Heat about a tablespoon of oil in a large skillet over medium-high heat. Add mushrooms and onion, and cook, stirring often, until softened. Add zucchini and cook until softened, then finally add the spinach and cook until wilted. (You may have to do this in batches.) Drain off excess liquid. Remove from heat and season with salt and pepper. Stir in cream cheese and mix until evenly combined.

Heat tortillas  in a toaster oven, the regular oven, or in a pan on the stove. Heating them will reduce breakage when you roll the enchiladas.

Sprinkle a scant tablespoon of cheese down the center of a warm tortilla and cover with roughly 1/4 cup of the veggie mixture. Fold one side of the tortilla over the filling, then roll up tightly, like a cigar. Place the enchilada seam-side down in the prepared pan. Repeat with the remaining tortillas, cheese and veggie  mixture to create a single layer of enchiladas in each pan. Then, spoon corn sauce over the enchiladas, covering completely. Sprinkle with cheese. Cover baking dish with foil. Bake for 25 minutes, or until heated through. Uncover and bake for 5 minutes more.

For the pesto: Toast pumpkin seeds in a heavy skillet or toaster oven until just slightly darkened. Place in a blender or food processor with jalapeños, cilantro, sour cream and lime juice. Blend until smooth. Season with salt.

Top the enchiladas with the pesto and serve. Makes enough to feed a crowd of 10. Or 6, if you want leftovers (they re-heat really well!).


Strong to the finish

Eating spinach always makes me think of this guy. And I was channelling him full throttle on Wednesday when I made some spinach soup.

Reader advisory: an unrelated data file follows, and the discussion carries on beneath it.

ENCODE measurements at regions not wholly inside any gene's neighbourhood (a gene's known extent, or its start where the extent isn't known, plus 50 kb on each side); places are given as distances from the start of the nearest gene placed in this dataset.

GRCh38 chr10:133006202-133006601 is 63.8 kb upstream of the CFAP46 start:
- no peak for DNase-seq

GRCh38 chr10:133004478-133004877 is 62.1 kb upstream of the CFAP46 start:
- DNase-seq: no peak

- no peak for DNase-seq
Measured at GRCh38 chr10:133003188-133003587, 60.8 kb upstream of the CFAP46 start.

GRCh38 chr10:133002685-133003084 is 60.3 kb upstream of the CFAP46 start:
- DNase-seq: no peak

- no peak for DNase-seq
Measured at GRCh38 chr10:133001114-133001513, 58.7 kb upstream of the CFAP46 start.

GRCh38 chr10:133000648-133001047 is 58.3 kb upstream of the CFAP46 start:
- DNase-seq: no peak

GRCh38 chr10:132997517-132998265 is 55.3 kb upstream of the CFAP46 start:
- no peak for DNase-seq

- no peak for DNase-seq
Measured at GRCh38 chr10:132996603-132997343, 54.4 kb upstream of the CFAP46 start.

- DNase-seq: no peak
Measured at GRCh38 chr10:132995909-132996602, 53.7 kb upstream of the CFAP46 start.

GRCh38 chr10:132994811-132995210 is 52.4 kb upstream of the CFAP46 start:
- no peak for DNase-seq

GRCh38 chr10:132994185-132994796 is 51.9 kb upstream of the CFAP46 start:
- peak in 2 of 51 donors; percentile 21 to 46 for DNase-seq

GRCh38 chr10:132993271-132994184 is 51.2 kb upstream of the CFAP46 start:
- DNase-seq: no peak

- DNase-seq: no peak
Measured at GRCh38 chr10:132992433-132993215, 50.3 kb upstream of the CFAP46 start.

Let me explain. I made a new friend Wednesday in the form of a Rachel Allen cookbook. I don’t have a TV and so I tend to be behind on these trends… maybe you already love her? After perusing “Entertaining at Home,” I’m smitten.

I knew as soon as I came across her Spinach Soup with Rosemary Oil recipe that I had to try it. Today. I’ve been wanting to make a spinach soup ever since I saw this one on Pioneer Woman. I had a pound of spinach in the fridge and a brand new immersion blender. The stars were aligned. Sort of. I didn’t have the potato Rachel Allen called for. Or the rosemary. And I was slightly low on milk. So some improvising came into play. Truffle oil, toast, evaporated milk.

No matter. This is something special. No, it won’t give you the strength to knock out thugs with a single blow (if it does for you, let me know. I’d love to add that to the blog). But it will knock your socks off. This dish elevates spinach from lowly side dish to comfort meal. Seriously, I didn’t know a leaf could be so satisfying.

Did I mention that this soup is also super fast to make. Yeah, like 15 minutes fast. You practically can’t open a can of soup that fast. And using an immersion blender is about 50 times more fun that using a can opener…

Spinach Soup
(inspired by Rachel Allen, fully adapted to what was in my kitchen at the moment)

1/2 Tablespoon butter
1/2 of a medium white onion, diced
2 slices toast, torn into bite sized pieces
2 cups vegetable stock
12 ounces evaporated milk
1 lb raw spinach (the hearty-leaf kind)
parmesan cheese and white truffle oil to garnish (optional)

Melt butter in a medium-sized saucepan. Add onion and cook until soft, about two minutes. Add stock and evaporated milk and bring to a boil. Add torn toast and spinach. Cook until spinach has wilted, about three minutes. Then, use an immersion blender (or a conventional blender/ food processor) to whirl the soup smooth.

Garnish with a sprinkling or parmesan and a drizzle of truffle oil.